However, calculations suggest it would take decades for that bat virus to mutate into the new human pathogen. It is pertinent to mention that coronaviruses are a large family of viruses normally found in birds and mammals. In humans, several coronaviruses are known to cause respiratory infections ranging from the common cold to more severe diseases like Severe Acute Respiratory Syndrome (SARS). Like other mammals, bats also host a number of coronaviruses many of which are innocuous. The large numbers of bat viruses known is because of disproportionately skewed virus hunting in bats compared to other animal groups.
In view of the above, it would be unjust and premature to blame bats for the current disease outbreak. The truth as we all know is that irresponsible actions of human and our continuous encroachment into the wilderness have increased the chances of interaction between wildlife and human. So theoretically, there is a chance of some animal pathogens jumping to human and causing some undesirable effects although in practice, this interspecific jump is not as simple and of common occurrence as it might seem.
For the sake of argument, even if we accept a bat or animal origin of COVID-19, we humans are responsible for its uncontrolled global spread; the animal is least to be blamed.
In fact, bats have very good safety record of living with humans. Our relationship with bats dates back to antiquity and instances of people dying because of bats are far less uncommon than any other wild animal. Many indigenous people eat bat on a regular basis, but there are no reported cases of illness arising out of this practice.
In Meghalaya, this practice of eating bats is of common occurrence especially in Jaintia Hills. People are living perfectly healthy lives with large colonies of fruit bats around or Pipistrelles living in the village huts. Eminent bat biologist and conservationist Dr Merlin Tuttle who has spent around 50 years of his life studying bats throughout the world points out, “Bats have excellent safety record of co-existing with human; Historically, the world’s greatest zoonotic pandemics have not come from bats.”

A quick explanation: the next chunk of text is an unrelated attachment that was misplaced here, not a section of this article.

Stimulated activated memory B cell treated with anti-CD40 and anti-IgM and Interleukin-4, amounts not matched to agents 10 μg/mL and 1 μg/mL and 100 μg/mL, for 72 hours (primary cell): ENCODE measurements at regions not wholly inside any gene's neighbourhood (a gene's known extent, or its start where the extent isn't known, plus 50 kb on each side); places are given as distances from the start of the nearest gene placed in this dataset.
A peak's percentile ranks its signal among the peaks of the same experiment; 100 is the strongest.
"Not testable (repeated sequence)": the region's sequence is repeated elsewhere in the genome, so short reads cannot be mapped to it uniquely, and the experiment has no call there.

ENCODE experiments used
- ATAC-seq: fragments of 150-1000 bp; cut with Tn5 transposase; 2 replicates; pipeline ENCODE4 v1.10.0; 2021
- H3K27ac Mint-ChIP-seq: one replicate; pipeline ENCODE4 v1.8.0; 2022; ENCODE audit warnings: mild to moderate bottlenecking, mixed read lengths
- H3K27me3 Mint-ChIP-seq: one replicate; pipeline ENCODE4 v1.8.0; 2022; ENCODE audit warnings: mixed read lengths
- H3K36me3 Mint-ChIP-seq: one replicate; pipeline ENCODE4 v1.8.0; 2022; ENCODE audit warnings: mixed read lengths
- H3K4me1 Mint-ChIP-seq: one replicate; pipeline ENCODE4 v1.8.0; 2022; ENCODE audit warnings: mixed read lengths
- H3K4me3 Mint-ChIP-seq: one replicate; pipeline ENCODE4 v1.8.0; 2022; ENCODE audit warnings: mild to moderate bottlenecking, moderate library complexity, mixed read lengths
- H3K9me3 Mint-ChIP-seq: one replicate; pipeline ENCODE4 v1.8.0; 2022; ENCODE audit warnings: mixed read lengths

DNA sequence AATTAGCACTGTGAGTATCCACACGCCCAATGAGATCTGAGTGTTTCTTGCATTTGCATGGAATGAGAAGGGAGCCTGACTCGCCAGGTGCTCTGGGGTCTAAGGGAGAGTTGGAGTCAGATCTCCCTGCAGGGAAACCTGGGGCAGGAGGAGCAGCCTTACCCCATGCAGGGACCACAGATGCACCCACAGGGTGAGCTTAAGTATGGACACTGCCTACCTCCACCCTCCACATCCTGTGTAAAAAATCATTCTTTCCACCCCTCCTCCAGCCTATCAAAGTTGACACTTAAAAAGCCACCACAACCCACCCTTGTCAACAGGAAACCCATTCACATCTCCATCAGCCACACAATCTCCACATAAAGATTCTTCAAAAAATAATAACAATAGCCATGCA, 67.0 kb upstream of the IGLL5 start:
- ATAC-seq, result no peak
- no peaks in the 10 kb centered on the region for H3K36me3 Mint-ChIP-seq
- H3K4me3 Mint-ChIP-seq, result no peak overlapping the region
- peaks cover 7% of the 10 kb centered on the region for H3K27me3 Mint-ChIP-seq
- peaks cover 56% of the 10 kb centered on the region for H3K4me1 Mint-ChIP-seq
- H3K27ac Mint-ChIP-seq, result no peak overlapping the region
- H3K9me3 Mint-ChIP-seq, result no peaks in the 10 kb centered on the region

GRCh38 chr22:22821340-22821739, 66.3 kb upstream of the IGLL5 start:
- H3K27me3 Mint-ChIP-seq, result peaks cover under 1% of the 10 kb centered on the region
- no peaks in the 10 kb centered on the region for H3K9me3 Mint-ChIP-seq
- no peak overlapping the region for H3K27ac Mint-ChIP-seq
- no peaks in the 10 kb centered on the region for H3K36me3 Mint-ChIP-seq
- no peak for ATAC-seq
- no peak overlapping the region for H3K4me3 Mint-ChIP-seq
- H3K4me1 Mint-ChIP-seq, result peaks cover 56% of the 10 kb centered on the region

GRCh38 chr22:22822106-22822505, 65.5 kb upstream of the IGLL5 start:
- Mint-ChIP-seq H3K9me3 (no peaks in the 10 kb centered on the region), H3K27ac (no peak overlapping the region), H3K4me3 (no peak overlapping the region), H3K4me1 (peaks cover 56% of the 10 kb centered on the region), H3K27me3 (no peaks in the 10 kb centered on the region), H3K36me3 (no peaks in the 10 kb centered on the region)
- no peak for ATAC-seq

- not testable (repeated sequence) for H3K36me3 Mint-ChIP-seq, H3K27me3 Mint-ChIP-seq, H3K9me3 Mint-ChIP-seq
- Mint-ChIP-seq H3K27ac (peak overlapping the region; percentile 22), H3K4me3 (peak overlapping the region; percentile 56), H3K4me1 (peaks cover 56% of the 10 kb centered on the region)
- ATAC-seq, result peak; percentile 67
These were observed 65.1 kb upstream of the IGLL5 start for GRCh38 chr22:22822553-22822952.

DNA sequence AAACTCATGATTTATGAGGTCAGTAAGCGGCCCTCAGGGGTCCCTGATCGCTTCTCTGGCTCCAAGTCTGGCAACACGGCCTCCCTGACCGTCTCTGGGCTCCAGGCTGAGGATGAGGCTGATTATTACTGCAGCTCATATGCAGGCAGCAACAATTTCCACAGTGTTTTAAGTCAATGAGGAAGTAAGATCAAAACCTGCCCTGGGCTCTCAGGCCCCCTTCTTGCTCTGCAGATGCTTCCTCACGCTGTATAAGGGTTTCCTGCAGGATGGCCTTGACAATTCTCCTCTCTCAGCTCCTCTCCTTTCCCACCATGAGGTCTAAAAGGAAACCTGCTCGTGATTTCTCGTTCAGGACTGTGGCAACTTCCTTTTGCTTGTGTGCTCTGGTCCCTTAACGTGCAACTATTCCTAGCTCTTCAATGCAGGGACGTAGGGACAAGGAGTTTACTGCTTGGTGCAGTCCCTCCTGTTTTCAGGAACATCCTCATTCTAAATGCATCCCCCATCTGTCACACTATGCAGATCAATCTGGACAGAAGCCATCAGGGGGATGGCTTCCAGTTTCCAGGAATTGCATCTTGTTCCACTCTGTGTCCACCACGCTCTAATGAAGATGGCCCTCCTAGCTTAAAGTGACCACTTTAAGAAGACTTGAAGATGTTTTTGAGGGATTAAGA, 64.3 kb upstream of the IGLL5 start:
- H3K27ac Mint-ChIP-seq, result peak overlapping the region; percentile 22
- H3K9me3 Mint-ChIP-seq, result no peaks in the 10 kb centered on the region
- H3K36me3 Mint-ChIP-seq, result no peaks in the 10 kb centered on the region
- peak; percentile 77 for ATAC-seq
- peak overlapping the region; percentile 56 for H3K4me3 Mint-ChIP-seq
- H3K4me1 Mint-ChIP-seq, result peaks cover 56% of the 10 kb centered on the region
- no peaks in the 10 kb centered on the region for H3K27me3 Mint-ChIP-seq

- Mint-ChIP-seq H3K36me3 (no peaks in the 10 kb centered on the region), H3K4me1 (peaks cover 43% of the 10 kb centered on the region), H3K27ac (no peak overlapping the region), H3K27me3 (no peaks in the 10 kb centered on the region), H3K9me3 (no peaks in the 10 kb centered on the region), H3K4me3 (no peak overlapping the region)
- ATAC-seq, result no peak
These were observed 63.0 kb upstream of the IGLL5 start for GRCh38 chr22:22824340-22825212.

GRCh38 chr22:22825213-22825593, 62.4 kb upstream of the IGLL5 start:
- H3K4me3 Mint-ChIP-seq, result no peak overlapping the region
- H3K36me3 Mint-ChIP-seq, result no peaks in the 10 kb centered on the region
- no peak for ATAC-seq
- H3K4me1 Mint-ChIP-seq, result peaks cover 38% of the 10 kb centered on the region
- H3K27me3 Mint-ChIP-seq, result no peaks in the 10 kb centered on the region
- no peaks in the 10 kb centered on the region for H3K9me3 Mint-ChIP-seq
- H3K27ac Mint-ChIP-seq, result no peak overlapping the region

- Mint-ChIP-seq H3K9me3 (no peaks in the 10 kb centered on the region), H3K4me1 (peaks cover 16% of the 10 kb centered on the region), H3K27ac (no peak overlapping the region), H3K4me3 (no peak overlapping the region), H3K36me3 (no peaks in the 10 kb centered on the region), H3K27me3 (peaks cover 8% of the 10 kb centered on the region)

Yes, there are certain health concerns associated with bats like rabies, Nipah etc. Rabies from bats has been reported from Europe and Americas, but no such instances are known from South Asia. In fact, the Indian Medical Association does not recommend any post exposure prophylaxis (rabies vaccine) after a bat bite.
An overwhelming majority of the rabies cases worldwide are transmitted by dogs, our favourite pet. And unlike a rabid dog, a rabies infested bat will become morbid and will not become aggressive to attack any animal.
Nipah is another disease of public health concern which might have a direct bat connection. In South Asia, it is primarily transmitted through drinking of raw palm juice contaminated by bat saliva or urine as some fruit bats carry this virus. However, this disease is much easier to contain once the source is determined. And any chance of transmission of a bat disease to human is exceedingly less if we minimise contact with them.